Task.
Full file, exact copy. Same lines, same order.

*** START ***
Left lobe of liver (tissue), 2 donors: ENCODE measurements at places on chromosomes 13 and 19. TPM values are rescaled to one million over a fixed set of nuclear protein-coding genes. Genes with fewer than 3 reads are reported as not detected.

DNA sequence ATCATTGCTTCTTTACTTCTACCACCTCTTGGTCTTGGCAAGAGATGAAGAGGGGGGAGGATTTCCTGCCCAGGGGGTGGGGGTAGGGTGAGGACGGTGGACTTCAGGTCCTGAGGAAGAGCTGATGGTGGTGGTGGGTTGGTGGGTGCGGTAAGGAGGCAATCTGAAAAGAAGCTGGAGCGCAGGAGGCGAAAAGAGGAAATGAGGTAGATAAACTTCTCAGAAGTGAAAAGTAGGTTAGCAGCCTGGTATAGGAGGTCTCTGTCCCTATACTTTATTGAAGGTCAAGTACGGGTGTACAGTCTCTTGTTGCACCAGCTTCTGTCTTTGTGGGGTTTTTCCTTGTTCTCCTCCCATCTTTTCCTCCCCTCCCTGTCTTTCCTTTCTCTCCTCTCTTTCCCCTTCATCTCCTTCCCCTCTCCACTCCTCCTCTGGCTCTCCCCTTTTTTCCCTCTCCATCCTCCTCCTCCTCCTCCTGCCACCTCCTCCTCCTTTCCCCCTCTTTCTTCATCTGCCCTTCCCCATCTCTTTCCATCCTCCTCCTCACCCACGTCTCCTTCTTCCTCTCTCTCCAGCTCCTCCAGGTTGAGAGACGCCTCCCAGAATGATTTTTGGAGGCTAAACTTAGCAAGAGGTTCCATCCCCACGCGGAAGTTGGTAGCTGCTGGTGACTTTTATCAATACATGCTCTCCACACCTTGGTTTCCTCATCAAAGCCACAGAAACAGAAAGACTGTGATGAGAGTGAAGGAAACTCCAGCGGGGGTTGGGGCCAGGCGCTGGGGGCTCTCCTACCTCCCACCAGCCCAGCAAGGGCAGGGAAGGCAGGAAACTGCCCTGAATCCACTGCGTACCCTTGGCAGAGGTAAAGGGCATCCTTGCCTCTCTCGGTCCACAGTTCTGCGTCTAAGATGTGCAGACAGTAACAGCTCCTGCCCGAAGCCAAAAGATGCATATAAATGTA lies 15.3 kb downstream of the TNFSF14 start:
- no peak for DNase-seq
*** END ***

Left lobe of liver (tissue), 2 donors: ENCODE measurements at places on chromosomes 13 and 19. TPM values are rescaled to one million over a fixed set of nuclear protein-coding genes. Genes with fewer than 3 reads are reported as not detected.

DNA sequence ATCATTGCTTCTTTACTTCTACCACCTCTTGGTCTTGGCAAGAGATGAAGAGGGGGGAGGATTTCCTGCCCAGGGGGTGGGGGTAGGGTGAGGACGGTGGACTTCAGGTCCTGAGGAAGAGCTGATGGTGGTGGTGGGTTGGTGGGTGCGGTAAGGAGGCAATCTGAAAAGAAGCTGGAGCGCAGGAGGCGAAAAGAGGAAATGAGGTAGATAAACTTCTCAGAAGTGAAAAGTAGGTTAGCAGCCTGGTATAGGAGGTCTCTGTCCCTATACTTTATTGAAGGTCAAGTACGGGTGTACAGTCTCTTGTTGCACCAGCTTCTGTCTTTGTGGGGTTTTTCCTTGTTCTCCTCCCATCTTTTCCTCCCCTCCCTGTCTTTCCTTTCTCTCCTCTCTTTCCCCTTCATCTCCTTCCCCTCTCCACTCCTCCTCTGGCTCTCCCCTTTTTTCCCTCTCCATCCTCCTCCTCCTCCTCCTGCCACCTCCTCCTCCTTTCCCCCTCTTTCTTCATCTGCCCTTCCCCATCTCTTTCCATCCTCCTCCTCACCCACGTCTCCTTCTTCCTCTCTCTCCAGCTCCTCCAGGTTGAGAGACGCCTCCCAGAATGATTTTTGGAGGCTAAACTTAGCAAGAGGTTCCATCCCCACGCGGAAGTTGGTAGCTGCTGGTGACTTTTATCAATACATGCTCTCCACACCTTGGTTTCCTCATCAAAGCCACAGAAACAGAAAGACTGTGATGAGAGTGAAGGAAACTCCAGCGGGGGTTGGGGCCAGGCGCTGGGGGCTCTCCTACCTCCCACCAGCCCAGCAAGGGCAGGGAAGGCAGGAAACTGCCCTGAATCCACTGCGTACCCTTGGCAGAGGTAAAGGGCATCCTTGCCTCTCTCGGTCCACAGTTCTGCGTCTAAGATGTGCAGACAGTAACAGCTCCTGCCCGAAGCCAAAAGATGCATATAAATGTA lies 15.3 kb downstream of the TNFSF14 start:
- no peak for DNase-seq